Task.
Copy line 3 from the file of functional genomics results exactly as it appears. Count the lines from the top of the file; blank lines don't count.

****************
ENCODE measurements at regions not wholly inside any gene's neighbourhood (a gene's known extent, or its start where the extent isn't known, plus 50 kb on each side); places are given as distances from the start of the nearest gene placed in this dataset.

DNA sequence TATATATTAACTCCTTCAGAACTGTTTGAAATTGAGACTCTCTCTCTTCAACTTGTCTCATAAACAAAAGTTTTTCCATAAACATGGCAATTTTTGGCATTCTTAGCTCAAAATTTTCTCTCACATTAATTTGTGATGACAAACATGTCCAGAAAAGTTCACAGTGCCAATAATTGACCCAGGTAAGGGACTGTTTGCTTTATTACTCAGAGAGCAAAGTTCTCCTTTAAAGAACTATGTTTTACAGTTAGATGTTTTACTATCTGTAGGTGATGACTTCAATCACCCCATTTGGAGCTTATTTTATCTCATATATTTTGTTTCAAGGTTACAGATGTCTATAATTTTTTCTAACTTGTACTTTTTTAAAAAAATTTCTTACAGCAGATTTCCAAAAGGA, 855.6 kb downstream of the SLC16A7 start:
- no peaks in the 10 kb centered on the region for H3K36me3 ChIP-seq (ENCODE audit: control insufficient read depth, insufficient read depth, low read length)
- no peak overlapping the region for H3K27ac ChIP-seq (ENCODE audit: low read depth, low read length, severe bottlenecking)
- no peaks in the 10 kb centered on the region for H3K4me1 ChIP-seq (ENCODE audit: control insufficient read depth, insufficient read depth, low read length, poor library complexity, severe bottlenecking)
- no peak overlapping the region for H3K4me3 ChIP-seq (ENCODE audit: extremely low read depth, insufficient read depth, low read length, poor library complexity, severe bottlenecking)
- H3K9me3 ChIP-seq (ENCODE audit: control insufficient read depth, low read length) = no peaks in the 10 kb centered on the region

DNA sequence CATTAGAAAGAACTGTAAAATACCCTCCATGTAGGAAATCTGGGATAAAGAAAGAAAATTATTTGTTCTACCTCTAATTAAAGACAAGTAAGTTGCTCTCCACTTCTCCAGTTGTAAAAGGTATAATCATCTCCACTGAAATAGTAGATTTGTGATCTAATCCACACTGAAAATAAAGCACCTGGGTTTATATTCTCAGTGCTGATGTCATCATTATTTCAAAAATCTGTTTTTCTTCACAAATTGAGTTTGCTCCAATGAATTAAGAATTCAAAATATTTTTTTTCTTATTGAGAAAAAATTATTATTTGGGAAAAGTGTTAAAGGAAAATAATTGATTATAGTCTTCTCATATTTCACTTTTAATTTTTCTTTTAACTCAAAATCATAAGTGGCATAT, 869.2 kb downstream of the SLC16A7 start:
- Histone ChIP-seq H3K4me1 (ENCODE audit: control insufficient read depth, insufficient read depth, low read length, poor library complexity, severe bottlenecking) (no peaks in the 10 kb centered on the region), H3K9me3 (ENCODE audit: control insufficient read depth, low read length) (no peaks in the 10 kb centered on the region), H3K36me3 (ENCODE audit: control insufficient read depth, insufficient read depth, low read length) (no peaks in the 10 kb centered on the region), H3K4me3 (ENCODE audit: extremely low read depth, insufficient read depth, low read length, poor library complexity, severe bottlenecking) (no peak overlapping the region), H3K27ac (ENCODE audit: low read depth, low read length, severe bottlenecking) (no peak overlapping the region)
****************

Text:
- no peaks in the 10 kb centered on the region for H3K36me3 ChIP-seq (ENCODE audit: control insufficient read depth, insufficient read depth, low read length)